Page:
Common Buzzard, Buizerd, Mäusebussard, Águia-d’asa-redonda, Ratonero común
The Common Buzzard (Buteo buteo) is a medium to large bird of prey, whose range covers most of Europe and extends into Asia. It is usually resident all year, except in the coldest parts of its range, and in the case of one subspecies.
The Common Buzzard measures between 40 and 58 cm (16 and 23 in) in length with a 109–136 cm (43–54 in) wingspan and a body mass of 427–1,364 g (0.94–3.01 lb), making it a medium-sized raptor.
This broad-winged raptor has a wide variety of plumages, and in Europe can be confused with the similar Rough-legged Buzzard (Buteo lagopus) and the only distantly related Honey Buzzard (Pernis apivorus), which mimics the Common Buzzard’s plumage for a degree of protection from Northern Goshawks. The plumage can vary in Britain from almost pure white to black, but is usually shades of brown, with a pale ‘necklace’ of feathers.
The Common Buzzard breeds in woodlands, usually on the fringes, but favours hunting over open land. It eats mainly small mammals, and will come to carrion. A great opportunist, it adapts well to a varied diet of pheasant, rabbit, other small mammals to medium mammals, snakes and lizards, and can often be seen walking over recently ploughed fields looking for worms and insects. The birds have incredible strength and are therefore able to pick up food of all weights.
Buzzards do not normally form flocks, but several may be seen together on migration or in good habitat. The Victorian writer on Dartmoor, William Crossing, noted he had on occasions seen flocks of 15 or more at some places. Though a rare occurrence, as many as 20 buzzards can be spotted in one field area, approximately 30 metres apart, so cannot be classed as a flock in the general sense, consisting of birds without a mate or territory. They are fiercely territorial, and, though rare, fights do break out if one strays onto another pair’s territory, but dominant displays of aggression will normally see off the interloper. Pairs mate for life. To attract a mate (or impress his existing mate) the male performs a ritual aerial display before the beginning of spring. This spectacular display is known as ‘the roller coaster’. He will rise high up in the sky, to turn and plummet downward, in a spiral, twisting and turning as he comes down. He then rises immediately upward to repeat the exercise.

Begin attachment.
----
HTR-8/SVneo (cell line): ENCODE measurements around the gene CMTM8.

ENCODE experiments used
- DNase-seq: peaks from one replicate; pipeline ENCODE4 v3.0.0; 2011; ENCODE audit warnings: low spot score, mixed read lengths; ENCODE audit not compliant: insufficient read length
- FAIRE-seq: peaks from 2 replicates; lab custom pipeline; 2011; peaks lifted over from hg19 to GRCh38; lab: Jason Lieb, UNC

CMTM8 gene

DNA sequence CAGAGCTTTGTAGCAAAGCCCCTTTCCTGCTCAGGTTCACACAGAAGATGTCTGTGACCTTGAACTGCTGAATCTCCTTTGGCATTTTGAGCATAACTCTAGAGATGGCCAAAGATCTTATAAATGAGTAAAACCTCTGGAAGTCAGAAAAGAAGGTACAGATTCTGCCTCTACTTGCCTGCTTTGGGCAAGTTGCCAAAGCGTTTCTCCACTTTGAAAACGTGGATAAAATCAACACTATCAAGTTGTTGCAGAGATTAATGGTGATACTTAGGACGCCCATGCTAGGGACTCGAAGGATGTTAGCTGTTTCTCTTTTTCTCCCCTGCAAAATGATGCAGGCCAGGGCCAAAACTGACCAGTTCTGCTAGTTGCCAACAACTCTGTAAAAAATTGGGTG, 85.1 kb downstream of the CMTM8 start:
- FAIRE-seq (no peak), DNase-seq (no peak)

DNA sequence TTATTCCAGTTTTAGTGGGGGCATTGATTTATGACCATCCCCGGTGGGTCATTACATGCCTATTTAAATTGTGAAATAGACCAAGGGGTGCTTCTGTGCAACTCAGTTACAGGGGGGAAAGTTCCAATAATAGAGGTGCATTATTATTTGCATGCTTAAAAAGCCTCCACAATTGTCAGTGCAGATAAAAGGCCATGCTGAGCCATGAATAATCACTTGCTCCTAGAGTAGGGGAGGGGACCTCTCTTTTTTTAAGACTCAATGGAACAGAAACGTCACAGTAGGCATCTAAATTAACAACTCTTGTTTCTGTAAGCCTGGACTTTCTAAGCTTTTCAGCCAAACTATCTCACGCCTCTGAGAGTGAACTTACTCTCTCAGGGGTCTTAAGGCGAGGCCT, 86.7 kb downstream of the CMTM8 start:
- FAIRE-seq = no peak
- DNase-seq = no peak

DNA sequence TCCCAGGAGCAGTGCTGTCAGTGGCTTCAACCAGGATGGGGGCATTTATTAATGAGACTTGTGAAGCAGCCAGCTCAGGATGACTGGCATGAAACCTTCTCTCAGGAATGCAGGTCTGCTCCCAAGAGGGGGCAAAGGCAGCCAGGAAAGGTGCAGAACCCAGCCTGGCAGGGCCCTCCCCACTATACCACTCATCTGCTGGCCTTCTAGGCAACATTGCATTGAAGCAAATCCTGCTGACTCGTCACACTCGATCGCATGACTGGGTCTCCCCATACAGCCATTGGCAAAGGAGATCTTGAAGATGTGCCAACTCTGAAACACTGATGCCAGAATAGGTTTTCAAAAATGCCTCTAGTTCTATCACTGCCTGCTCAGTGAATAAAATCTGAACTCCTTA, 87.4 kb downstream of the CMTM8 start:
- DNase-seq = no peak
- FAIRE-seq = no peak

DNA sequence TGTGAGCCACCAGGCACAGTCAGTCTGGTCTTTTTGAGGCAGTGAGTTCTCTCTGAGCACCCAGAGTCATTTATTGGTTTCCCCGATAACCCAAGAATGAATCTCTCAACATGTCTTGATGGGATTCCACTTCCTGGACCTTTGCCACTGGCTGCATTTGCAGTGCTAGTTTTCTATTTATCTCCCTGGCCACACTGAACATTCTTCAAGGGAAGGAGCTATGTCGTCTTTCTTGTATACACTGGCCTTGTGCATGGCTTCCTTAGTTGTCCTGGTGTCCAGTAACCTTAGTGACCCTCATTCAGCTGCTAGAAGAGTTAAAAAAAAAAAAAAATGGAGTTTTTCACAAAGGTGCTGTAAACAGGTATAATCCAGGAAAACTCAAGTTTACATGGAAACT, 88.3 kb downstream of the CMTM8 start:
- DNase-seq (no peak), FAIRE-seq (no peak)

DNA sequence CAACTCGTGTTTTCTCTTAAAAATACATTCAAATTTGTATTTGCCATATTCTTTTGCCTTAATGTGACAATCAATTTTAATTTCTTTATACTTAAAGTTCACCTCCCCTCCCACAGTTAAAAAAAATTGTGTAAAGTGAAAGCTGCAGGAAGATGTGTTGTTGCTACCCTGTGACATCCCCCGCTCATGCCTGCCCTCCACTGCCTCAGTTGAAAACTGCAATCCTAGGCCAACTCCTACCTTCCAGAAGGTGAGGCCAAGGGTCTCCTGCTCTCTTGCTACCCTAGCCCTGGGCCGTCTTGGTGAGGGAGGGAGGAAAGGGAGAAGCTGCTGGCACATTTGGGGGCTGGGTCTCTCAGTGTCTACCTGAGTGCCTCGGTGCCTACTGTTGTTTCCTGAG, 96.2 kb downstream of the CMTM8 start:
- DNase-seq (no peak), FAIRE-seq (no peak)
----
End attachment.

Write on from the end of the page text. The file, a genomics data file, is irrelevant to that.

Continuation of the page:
The call is a plaintive peea-ay, similar to a cat’s meow.
Afrikaans: Bruinjakkalsvoel, Bruinjakkalsvoël
Asturian: Pardón, Zaperu
Azerbaijani: Adi sar
Bulgarian: obiknoven mišelov
Breton: Ar vaou boutin, baou, Zapelatz arrunt
Catalan: aligot, Aligot comú
Catalan (Balears): Aligot
Valencian: Aligot comú
Welsh: Bod teircail, Boda, Boda llwyd, Boncath, bwncath
German: Bussard, Maeusebussard, Mäusebussard, Mäusebussard-buto
English: Buzzard, Common buzzard, Eurasian buzzard, European Common Buzzard, Steppe Buzzard
Spanish: Aguila ratonera, buharro, Busardo Común, Busardo Ratonero, Ratonero común
Basque: Aligot comú, zapelatz, Zapelatz arrunt, Zapelatz arrunta
French: buse, Buse des steppes, Buse variable, Épervier d’Europe
Friulian: cagne, poiane
Frisian: Mûzebiter, mûzefalk
Irish: bexato, clamhán, miñato
Galician: Aligot comú, Bexato, Miñato, Miñato común
Croatian: mišar, Škanjac, Škanjac mišar
Hungarian: Egerészölyv, ölyv
Indonesian: Elang Buteo
Italian: Matàs, Poiana, Poiana comune, Poiana delle steppe, Poiana eurasiatica
Brescian: Matàs, Poiana
Japanese: Kuso-tobi, nosuri
Latin: Buteo buteo, Buteo buteo buteo, Buteo vulpinus
Lithuanian: Klykuolis, Paprastasis suopis, Piepis, suopis, Vakarinis suopis
Malay: Helang Gempal
Norwegian: musvåk, Ormhauk, Skjorvengje, Vasspip
Portuguese: águia de asa redonda, Águia-d’asa-redonda, Águia-de-asa-redonda, Bútio-comum, milhafre
Romansh: girun da mieurs
Romany: Worla, Worolo, worolo worla
Sardinian: Apayoni, atturistu, istore pudarzu, lepperadore, Pigana, pilloni farrancau, Spraperi, stori furapuddas, sutzulia, tappàiu, Tappayu, tzampaghe, tzueddia, tzurrulliu, tzurulia, Zueddìa
Scots: àrmhaigh, Clamhan
Northern Sami: sáhpánboaimmáš, sáhpánfálli
Slovak: Myšiak hôrny, myšiak lesný, myšiak lesný (myšiak hôrny)
Slovenian: kanja, navadna kanja
Serbian: Jastreb mišar
Sotho, Southern: Khajoane
Sorbian, Lower: pašturlica
Sorbian, Upper: paskulica, pašturlica
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